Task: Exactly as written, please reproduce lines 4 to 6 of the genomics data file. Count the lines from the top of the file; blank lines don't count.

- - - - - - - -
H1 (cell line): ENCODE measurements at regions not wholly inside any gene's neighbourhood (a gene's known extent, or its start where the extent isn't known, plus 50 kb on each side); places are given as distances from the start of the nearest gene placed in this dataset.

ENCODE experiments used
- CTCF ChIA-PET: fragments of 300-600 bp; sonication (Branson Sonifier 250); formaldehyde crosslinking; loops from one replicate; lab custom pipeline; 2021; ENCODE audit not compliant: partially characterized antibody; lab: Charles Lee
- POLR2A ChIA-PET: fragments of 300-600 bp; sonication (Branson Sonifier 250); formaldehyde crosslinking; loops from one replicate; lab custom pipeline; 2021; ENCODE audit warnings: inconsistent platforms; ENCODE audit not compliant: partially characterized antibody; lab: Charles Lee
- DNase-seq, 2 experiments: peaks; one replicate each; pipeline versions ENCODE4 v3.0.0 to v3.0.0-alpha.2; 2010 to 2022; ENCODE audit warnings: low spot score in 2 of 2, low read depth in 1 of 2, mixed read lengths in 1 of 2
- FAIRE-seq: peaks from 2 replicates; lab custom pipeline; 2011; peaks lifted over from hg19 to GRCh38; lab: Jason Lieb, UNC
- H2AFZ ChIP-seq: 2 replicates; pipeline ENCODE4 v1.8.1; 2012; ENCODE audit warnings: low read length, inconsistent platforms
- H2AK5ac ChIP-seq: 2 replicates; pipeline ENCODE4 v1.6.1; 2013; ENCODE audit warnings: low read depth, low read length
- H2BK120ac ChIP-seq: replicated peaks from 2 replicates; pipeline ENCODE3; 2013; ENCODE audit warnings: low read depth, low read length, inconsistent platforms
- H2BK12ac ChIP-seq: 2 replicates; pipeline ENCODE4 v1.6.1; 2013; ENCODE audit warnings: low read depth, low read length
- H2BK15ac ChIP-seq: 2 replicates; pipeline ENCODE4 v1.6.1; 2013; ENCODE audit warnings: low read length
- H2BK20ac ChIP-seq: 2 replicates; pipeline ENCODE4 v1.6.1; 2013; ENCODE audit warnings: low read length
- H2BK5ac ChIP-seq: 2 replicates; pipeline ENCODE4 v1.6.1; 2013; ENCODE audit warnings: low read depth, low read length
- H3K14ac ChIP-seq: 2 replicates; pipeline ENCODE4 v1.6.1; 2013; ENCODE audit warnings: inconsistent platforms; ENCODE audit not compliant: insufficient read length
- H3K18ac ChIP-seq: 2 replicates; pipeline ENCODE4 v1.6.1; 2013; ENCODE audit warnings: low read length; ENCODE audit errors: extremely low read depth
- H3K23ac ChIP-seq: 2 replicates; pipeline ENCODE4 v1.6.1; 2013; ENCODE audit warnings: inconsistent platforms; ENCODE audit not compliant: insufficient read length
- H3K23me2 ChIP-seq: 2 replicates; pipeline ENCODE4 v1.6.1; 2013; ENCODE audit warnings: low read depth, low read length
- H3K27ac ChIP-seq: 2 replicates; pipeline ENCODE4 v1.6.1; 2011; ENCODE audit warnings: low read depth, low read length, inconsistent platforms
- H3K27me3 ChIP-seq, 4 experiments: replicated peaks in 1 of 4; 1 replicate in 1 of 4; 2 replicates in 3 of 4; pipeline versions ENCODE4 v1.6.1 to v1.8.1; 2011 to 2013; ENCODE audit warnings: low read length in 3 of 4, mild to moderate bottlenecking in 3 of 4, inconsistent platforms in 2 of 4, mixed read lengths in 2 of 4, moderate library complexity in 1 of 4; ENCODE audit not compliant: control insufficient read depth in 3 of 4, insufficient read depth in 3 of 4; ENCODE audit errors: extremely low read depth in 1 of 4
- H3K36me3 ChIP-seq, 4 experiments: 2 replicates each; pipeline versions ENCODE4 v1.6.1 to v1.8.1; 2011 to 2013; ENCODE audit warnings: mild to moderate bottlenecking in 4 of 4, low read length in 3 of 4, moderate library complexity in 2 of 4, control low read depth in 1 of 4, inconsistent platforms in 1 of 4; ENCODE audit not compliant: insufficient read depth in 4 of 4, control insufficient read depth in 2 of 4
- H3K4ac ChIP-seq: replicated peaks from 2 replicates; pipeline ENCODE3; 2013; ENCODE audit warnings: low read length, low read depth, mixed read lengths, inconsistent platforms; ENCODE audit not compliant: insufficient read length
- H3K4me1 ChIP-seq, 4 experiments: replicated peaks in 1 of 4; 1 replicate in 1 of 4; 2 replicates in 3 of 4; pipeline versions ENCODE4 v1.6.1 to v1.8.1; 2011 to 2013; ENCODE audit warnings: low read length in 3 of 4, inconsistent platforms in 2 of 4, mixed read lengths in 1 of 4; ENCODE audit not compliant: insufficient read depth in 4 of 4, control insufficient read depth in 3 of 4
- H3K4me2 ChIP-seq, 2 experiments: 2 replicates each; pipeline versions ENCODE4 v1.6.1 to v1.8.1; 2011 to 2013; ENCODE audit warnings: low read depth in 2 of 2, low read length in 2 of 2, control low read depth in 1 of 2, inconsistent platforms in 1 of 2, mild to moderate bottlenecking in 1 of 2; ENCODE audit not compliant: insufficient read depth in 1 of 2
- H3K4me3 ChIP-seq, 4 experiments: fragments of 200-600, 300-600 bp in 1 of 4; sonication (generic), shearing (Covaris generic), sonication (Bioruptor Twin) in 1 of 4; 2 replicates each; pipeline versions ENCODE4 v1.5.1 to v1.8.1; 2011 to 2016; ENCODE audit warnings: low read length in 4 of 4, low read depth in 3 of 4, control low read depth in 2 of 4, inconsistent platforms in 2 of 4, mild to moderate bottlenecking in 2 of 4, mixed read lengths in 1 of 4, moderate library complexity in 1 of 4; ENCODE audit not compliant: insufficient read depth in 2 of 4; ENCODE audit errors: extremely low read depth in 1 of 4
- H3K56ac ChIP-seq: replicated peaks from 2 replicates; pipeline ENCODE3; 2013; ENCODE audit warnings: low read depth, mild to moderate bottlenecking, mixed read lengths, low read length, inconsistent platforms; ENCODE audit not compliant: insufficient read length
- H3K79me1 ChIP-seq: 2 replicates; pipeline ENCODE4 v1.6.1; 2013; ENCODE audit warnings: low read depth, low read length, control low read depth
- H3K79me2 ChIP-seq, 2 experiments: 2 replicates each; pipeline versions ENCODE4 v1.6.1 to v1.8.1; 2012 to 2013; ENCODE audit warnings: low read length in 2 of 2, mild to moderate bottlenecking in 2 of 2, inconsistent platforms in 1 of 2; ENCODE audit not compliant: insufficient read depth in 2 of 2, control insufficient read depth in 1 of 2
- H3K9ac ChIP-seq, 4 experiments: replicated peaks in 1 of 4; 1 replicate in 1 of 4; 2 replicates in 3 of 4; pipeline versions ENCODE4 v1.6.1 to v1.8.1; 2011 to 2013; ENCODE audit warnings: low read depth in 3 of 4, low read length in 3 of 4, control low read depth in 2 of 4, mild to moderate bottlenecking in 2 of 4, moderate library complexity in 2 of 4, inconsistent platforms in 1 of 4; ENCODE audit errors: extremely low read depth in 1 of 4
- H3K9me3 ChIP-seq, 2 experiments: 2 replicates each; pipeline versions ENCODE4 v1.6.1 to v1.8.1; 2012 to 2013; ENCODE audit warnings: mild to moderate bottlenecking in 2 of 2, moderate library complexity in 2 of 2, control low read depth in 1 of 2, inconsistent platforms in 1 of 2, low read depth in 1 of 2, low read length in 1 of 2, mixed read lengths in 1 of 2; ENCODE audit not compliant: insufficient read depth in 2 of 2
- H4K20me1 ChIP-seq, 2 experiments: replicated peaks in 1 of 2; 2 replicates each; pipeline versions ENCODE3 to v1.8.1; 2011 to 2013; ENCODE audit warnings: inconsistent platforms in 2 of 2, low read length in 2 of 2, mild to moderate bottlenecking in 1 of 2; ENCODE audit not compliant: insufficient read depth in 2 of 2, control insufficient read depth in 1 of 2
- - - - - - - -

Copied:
- POLR2A ChIA-PET: fragments of 300-600 bp; sonication (Branson Sonifier 250); formaldehyde crosslinking; loops from one replicate; lab custom pipeline; 2021; ENCODE audit warnings: inconsistent platforms; ENCODE audit not compliant: partially characterized antibody; lab: Charles Lee
- DNase-seq, 2 experiments: peaks; one replicate each; pipeline versions ENCODE4 v3.0.0 to v3.0.0-alpha.2; 2010 to 2022; ENCODE audit warnings: low spot score in 2 of 2, low read depth in 1 of 2, mixed read lengths in 1 of 2
- FAIRE-seq: peaks from 2 replicates; lab custom pipeline; 2011; peaks lifted over from hg19 to GRCh38; lab: Jason Lieb, UNC